However, there are limitations — one of the big ones being that the articles are images or PDFs, and not designed for interaction with the text. Quotes must then be retyped as opposed to copying and pasting them. Also, as the historian-bloggers from this week’s assignment suggest, there are quality issues with the automatic scanning and text-recognition, as in the article titled “Chinese CooAery” (the top half of the “k” was lighter than the bottom angle, resembling the pointed angle of an A). And as mentioned, while the range of texts offered is amazing for the scholar willing to search through throwaway references to the topic at hand, for the scholar who wishes a level of specificity somewhere between “mentioned in the title” and “mentioned fulltext,” the lack of filter may be frustrating. (Nonetheless, I have to imagine that it beats the heck out of simply paging through old papers hoping to find something!)

While my original classified ad idea is less plausible with this archive, the project it does suggest — tracing the appearance of Chinese restaurants throughout journalism more generally to gain a sense of regional variation in opinion and gradual attempts to “know” the Chinese — would be well supported by Google Books as well. Google Books yielded a selection of periodicals with articles on Chinese restaurants and cooking, many of which would be useful in the same ways that I envision sources from the first archive being useful. There were also a variety of books that includes chapters on the Chinese and their restaurants. However, it’s important to remember that a scholar who had really done his or her work would also combine research on these digital sources with work at a physical library, in order to take advantage of the resources available on microfilm and microfiche, and perhaps smaller ethnic newspapers that haven’t been well-digitized. For example, if copies of Chinese-American newspapers have been preserved, it would be interesting to see how and if Chinese restaurants (or restaurants in general!) advertised there, and how the copy from one imagined audience to the next might have changed.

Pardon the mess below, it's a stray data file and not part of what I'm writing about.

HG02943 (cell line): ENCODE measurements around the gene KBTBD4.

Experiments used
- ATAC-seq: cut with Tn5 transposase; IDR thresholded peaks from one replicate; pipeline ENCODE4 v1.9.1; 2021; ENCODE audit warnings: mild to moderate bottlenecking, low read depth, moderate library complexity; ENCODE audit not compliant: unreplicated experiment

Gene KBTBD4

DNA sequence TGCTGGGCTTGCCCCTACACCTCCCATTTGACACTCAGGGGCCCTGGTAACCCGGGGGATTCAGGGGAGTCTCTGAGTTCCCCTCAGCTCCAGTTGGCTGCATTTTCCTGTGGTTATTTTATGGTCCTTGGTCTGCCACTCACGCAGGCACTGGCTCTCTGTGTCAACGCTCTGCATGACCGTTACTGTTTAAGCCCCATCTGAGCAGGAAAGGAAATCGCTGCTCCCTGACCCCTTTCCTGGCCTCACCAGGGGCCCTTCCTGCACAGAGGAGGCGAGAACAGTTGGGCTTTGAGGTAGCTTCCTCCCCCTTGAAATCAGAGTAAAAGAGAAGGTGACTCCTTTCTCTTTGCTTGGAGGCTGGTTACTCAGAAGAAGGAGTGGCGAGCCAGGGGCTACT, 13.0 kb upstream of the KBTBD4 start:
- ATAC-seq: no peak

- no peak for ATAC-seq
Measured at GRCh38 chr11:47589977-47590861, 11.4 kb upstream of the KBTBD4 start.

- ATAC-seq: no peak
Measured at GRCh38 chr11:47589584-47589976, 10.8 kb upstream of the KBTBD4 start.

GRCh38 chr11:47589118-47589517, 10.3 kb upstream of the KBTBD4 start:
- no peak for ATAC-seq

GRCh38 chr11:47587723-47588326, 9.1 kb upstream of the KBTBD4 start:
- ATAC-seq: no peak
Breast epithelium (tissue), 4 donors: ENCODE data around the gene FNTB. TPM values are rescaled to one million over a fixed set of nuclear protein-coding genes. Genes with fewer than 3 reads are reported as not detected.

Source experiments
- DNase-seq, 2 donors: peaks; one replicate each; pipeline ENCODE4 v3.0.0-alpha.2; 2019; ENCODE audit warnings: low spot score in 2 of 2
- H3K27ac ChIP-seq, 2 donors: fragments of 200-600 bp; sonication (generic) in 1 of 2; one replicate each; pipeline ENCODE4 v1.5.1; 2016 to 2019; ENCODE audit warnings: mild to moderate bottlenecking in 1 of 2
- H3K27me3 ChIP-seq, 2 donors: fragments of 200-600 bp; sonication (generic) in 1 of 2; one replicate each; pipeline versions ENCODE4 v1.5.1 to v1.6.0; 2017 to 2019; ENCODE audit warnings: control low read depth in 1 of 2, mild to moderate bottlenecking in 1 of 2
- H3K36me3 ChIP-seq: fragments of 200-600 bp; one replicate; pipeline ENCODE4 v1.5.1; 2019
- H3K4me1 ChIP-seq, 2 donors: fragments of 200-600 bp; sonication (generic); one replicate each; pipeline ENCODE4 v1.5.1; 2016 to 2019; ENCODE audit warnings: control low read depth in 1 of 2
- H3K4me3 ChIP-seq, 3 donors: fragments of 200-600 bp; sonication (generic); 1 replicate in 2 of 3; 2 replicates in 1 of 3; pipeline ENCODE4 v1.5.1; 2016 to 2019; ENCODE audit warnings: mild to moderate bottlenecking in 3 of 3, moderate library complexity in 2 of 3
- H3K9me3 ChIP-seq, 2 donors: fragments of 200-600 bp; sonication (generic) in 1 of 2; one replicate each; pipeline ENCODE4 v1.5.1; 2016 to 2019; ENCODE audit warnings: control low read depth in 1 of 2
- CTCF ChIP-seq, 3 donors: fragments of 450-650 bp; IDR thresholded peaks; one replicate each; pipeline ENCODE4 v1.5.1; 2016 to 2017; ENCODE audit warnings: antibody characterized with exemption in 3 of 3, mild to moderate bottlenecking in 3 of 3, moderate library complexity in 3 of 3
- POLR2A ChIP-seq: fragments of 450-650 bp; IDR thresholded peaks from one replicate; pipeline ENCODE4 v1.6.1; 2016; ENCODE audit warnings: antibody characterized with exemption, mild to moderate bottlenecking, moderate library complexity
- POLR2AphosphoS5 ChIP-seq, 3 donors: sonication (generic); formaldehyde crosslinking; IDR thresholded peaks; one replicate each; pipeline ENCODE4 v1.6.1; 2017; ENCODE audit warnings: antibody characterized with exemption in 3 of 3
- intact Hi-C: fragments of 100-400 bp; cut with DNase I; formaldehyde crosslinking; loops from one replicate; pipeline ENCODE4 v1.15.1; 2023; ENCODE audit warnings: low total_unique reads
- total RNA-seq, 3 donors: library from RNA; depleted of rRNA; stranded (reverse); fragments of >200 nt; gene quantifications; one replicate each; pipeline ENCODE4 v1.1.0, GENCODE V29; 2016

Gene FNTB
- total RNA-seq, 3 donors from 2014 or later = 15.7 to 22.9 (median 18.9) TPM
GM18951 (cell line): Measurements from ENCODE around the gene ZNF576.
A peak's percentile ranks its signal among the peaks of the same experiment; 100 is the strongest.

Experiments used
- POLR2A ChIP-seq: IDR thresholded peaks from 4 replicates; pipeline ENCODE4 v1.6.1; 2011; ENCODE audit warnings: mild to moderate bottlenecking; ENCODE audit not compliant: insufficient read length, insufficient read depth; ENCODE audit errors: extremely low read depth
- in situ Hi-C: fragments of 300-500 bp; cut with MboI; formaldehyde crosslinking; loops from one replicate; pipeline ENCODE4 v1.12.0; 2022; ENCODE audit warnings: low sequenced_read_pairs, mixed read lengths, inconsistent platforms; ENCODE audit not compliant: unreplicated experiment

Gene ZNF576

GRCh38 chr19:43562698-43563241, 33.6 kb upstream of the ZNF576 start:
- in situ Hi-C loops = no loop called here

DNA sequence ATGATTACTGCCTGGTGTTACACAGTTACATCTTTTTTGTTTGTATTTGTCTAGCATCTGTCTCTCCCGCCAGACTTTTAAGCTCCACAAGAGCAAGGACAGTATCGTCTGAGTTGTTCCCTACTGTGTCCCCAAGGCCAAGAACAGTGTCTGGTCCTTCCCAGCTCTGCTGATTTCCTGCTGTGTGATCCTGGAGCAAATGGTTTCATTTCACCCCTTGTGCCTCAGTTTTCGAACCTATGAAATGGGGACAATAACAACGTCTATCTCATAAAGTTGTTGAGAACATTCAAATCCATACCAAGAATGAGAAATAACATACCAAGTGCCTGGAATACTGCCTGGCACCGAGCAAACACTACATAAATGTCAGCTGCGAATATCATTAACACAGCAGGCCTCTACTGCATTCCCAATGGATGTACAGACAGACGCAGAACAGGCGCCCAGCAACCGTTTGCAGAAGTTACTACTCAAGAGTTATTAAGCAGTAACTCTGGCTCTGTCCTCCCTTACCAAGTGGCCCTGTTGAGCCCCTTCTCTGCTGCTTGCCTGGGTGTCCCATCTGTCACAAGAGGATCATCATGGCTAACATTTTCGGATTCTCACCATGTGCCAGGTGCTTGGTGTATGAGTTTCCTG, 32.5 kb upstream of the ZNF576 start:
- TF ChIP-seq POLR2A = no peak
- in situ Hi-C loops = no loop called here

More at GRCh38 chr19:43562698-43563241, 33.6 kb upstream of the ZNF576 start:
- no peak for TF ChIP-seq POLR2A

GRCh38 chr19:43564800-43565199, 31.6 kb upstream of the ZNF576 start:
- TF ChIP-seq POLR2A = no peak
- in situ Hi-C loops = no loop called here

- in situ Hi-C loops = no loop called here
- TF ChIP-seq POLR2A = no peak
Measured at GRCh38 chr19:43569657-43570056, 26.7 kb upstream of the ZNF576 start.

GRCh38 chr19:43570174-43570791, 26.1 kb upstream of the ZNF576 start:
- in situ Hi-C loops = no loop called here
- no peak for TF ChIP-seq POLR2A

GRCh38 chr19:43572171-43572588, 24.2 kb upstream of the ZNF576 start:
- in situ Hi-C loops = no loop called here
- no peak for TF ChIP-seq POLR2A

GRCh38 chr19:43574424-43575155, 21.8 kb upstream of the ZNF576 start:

In summary though, there’s no doubt that digitization has changed how we research. The types and amount of sources we expect to be able to master for a project, the types of sources we imagine (and forget) to consult, and the way that we organize our ideas and research have all changed because of digitization and widespread availability of sources. I feel privileged to have university access to these databases, but I must agree with Dan Cohen that some similar public job needs to be undertaken in order to create similarly rich public archives. (Anti-recession digitization boondoggle jobs, anyone?)


1 Comment »

  1. Cool research idea…to bad the Chinese restaurants were slackers in the marketing department.

    Comment by erikajd — February 12, 2010 @ 4:09 am | Reply